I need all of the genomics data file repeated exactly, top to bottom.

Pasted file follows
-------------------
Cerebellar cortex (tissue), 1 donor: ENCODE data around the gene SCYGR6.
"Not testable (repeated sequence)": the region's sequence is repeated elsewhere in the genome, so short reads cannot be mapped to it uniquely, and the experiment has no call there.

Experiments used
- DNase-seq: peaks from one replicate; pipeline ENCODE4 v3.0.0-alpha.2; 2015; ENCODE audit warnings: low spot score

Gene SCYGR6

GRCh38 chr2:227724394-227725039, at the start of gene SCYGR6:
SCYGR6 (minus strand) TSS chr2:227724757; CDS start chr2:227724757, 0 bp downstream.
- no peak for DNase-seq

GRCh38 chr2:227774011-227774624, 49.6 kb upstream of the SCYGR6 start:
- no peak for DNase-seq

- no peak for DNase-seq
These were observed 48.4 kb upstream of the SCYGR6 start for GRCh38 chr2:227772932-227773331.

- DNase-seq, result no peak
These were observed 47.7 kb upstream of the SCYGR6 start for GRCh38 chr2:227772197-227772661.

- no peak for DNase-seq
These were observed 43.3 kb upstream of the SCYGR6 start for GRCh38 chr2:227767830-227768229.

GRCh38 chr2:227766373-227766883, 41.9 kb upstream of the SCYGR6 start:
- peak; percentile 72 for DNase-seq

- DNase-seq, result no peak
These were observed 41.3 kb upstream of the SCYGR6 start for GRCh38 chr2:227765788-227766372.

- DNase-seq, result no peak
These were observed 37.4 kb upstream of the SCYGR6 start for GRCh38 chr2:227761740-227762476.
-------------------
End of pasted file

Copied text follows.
Cerebellar cortex (tissue), 1 donor: ENCODE data around the gene SCYGR6.
"Not testable (repeated sequence)": the region's sequence is repeated elsewhere in the genome, so short reads cannot be mapped to it uniquely, and the experiment has no call there.

Experiments used
- DNase-seq: peaks from one replicate; pipeline ENCODE4 v3.0.0-alpha.2; 2015; ENCODE audit warnings: low spot score

Gene SCYGR6

GRCh38 chr2:227724394-227725039, at the start of gene SCYGR6:
SCYGR6 (minus strand) TSS chr2:227724757; CDS start chr2:227724757, 0 bp downstream.
- no peak for DNase-seq

GRCh38 chr2:227774011-227774624, 49.6 kb upstream of the SCYGR6 start:
- no peak for DNase-seq

- no peak for DNase-seq
These were observed 48.4 kb upstream of the SCYGR6 start for GRCh38 chr2:227772932-227773331.

- DNase-seq, result no peak
These were observed 47.7 kb upstream of the SCYGR6 start for GRCh38 chr2:227772197-227772661.

- no peak for DNase-seq
These were observed 43.3 kb upstream of the SCYGR6 start for GRCh38 chr2:227767830-227768229.

GRCh38 chr2:227766373-227766883, 41.9 kb upstream of the SCYGR6 start:
- peak; percentile 72 for DNase-seq

- DNase-seq, result no peak
These were observed 41.3 kb upstream of the SCYGR6 start for GRCh38 chr2:227765788-227766372.

- DNase-seq, result no peak
These were observed 37.4 kb upstream of the SCYGR6 start for GRCh38 chr2:227761740-227762476.